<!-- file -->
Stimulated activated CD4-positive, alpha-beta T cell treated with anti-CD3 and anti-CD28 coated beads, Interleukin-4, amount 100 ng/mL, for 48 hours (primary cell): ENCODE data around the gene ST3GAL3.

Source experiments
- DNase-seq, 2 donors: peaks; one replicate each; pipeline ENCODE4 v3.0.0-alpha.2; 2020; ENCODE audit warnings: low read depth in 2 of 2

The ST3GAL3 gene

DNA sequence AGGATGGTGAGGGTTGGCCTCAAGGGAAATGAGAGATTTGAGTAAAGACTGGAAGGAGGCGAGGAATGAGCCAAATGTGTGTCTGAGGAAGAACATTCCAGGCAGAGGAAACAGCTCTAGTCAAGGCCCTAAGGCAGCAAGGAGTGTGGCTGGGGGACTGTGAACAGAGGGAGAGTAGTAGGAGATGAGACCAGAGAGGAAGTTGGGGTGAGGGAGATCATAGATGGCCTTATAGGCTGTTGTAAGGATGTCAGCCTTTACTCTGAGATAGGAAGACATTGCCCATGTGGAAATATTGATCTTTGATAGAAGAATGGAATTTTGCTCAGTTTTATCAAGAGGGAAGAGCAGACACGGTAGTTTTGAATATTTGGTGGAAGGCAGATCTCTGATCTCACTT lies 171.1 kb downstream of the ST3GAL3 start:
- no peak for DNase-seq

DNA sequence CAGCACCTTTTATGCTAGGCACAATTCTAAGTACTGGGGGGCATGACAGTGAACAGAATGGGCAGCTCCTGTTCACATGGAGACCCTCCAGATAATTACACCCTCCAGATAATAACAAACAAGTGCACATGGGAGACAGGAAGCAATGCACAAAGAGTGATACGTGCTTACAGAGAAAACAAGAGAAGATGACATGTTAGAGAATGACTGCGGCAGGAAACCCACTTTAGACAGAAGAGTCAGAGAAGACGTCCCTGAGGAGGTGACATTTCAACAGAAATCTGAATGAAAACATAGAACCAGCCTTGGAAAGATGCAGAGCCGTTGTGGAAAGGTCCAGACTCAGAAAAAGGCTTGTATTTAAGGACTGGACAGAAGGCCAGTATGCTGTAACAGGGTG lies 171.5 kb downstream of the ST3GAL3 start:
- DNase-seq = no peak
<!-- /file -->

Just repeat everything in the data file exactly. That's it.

Stimulated activated CD4-positive, alpha-beta T cell treated with anti-CD3 and anti-CD28 coated beads, Interleukin-4, amount 100 ng/mL, for 48 hours (primary cell): ENCODE data around the gene ST3GAL3.

Source experiments
- DNase-seq, 2 donors: peaks; one replicate each; pipeline ENCODE4 v3.0.0-alpha.2; 2020; ENCODE audit warnings: low read depth in 2 of 2

The ST3GAL3 gene

DNA sequence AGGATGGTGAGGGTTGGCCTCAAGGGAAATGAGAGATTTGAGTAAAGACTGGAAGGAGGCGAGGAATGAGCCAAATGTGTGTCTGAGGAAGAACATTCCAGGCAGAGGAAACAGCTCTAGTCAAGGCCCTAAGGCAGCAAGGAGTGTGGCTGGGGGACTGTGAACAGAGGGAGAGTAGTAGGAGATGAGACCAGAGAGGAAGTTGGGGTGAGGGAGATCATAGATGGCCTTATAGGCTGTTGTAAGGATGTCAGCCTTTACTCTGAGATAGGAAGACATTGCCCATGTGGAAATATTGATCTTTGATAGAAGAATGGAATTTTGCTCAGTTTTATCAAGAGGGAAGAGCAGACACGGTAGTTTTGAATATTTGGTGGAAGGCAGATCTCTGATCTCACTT lies 171.1 kb downstream of the ST3GAL3 start:
- no peak for DNase-seq

DNA sequence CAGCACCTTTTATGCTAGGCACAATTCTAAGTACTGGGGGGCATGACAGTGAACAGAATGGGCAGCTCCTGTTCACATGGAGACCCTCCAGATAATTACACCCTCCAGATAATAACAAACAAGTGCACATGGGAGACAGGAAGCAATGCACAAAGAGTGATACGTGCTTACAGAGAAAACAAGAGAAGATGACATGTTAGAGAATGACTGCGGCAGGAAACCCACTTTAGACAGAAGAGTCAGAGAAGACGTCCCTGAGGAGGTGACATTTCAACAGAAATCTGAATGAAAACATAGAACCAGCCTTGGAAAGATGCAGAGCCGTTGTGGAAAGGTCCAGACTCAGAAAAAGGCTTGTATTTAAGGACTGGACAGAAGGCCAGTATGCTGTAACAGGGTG lies 171.5 kb downstream of the ST3GAL3 start:
- DNase-seq = no peak